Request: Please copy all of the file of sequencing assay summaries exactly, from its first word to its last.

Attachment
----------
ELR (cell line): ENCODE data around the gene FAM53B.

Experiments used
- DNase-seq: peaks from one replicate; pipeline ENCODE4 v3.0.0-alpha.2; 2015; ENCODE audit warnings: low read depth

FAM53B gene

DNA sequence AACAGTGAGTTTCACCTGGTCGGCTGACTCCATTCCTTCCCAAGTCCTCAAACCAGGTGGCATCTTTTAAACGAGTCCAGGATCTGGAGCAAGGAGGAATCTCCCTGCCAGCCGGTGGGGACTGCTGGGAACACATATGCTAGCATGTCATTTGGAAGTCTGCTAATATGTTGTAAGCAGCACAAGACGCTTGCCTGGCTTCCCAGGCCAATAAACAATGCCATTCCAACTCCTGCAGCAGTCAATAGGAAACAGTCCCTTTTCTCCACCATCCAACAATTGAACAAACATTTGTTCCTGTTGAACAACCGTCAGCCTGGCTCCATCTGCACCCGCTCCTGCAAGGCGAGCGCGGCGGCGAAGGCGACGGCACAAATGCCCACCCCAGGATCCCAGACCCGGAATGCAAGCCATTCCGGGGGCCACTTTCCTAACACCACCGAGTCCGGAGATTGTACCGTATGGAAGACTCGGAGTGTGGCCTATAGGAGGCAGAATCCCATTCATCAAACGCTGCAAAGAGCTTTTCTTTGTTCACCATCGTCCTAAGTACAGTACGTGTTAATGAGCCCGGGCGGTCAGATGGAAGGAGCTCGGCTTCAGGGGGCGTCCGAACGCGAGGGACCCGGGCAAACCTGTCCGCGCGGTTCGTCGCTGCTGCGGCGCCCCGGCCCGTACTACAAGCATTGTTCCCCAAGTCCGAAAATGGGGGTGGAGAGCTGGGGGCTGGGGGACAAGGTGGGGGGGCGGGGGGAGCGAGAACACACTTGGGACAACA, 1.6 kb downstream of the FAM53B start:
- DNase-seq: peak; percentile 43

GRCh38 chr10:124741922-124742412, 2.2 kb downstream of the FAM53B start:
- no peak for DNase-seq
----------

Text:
ELR (cell line): ENCODE data around the gene FAM53B.

Experiments used
- DNase-seq: peaks from one replicate; pipeline ENCODE4 v3.0.0-alpha.2; 2015; ENCODE audit warnings: low read depth

FAM53B gene

DNA sequence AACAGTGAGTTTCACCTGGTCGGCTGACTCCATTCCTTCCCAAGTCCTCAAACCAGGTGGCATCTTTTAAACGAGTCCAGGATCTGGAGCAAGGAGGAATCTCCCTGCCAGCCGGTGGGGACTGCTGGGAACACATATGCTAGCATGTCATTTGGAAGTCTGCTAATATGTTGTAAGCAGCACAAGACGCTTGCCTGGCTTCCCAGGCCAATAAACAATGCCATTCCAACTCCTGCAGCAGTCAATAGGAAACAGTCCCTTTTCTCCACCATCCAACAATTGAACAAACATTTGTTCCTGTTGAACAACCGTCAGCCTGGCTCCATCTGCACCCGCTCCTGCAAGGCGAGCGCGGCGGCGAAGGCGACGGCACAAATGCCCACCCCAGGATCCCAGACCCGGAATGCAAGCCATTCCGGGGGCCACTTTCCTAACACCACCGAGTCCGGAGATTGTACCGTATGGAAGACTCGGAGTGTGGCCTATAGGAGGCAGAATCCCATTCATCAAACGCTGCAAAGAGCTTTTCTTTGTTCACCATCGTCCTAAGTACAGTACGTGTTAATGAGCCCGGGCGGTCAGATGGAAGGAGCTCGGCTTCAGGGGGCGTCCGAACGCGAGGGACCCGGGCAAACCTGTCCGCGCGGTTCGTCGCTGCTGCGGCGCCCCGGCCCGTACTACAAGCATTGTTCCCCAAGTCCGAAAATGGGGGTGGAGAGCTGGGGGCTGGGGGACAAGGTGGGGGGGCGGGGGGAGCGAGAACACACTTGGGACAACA, 1.6 kb downstream of the FAM53B start:
- DNase-seq: peak; percentile 43

GRCh38 chr10:124741922-124742412, 2.2 kb downstream of the FAM53B start:
- no peak for DNase-seq